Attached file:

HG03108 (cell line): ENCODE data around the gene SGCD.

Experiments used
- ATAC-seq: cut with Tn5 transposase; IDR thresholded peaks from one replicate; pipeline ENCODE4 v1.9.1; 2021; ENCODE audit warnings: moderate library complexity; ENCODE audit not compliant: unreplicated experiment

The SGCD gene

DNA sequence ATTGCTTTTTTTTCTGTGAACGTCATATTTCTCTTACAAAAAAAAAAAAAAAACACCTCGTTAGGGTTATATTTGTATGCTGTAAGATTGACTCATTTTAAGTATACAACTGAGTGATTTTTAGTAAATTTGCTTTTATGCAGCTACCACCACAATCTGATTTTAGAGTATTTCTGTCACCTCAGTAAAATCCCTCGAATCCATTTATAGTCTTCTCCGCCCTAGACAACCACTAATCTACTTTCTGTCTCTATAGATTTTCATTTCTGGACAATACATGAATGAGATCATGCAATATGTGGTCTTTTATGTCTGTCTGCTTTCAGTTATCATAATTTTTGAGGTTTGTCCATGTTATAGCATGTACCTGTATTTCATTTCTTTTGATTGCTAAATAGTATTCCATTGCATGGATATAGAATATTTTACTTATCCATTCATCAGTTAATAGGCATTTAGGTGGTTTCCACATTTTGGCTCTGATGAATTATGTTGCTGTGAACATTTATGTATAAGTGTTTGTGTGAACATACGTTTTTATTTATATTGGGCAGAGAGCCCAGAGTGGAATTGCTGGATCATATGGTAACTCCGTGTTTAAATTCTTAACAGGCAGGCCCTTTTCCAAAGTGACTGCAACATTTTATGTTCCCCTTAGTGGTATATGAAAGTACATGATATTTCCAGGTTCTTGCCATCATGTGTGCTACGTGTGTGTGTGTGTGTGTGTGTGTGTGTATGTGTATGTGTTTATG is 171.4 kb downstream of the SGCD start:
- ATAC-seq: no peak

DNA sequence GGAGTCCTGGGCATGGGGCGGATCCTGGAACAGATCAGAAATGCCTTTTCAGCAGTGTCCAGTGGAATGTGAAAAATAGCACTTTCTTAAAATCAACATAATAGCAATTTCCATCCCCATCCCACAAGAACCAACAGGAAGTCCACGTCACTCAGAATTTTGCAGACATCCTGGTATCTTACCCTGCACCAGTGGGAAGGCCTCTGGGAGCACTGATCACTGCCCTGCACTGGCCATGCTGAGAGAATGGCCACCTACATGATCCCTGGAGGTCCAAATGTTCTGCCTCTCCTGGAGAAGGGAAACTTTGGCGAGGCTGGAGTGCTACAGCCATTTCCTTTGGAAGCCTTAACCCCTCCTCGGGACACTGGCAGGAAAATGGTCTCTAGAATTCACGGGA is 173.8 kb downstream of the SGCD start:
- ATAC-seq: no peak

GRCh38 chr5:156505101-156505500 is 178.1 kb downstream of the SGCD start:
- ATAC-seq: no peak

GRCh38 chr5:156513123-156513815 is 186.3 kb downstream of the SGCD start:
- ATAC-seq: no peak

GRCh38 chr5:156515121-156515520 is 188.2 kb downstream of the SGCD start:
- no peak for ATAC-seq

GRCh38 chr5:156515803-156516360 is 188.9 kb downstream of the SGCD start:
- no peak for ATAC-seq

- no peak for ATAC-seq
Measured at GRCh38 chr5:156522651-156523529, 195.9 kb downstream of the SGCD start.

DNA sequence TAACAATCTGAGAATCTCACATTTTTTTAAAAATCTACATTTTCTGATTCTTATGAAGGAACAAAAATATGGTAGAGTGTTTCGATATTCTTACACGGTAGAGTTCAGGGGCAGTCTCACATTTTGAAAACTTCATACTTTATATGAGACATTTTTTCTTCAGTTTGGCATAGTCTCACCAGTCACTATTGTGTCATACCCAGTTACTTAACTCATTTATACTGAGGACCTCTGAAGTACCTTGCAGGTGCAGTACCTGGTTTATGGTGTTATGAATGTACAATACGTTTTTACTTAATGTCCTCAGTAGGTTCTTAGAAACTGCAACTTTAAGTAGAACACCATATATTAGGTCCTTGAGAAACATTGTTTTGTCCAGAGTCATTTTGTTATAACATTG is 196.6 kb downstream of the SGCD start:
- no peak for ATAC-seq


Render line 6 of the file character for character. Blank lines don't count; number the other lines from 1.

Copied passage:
- ATAC-seq: no peak